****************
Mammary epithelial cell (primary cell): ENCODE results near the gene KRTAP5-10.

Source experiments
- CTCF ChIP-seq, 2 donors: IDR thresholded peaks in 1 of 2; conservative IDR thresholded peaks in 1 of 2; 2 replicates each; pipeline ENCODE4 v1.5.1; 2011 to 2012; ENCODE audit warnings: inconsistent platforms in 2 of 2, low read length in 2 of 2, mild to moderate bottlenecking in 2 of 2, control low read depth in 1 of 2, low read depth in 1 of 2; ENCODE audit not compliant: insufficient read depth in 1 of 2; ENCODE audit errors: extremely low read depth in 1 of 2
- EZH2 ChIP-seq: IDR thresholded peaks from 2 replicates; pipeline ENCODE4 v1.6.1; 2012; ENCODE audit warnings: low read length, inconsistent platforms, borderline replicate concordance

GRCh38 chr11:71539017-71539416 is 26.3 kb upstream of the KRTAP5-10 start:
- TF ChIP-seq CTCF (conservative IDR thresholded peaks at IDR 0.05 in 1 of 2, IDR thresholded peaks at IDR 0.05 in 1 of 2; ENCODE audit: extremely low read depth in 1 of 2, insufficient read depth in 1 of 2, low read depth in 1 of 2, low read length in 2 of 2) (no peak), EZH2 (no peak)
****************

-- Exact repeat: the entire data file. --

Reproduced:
Mammary epithelial cell (primary cell): ENCODE results near the gene KRTAP5-10.

Source experiments
- CTCF ChIP-seq, 2 donors: IDR thresholded peaks in 1 of 2; conservative IDR thresholded peaks in 1 of 2; 2 replicates each; pipeline ENCODE4 v1.5.1; 2011 to 2012; ENCODE audit warnings: inconsistent platforms in 2 of 2, low read length in 2 of 2, mild to moderate bottlenecking in 2 of 2, control low read depth in 1 of 2, low read depth in 1 of 2; ENCODE audit not compliant: insufficient read depth in 1 of 2; ENCODE audit errors: extremely low read depth in 1 of 2
- EZH2 ChIP-seq: IDR thresholded peaks from 2 replicates; pipeline ENCODE4 v1.6.1; 2012; ENCODE audit warnings: low read length, inconsistent platforms, borderline replicate concordance

GRCh38 chr11:71539017-71539416 is 26.3 kb upstream of the KRTAP5-10 start:
- TF ChIP-seq CTCF (conservative IDR thresholded peaks at IDR 0.05 in 1 of 2, IDR thresholded peaks at IDR 0.05 in 1 of 2; ENCODE audit: extremely low read depth in 1 of 2, insufficient read depth in 1 of 2, low read depth in 1 of 2, low read length in 2 of 2) (no peak), EZH2 (no peak)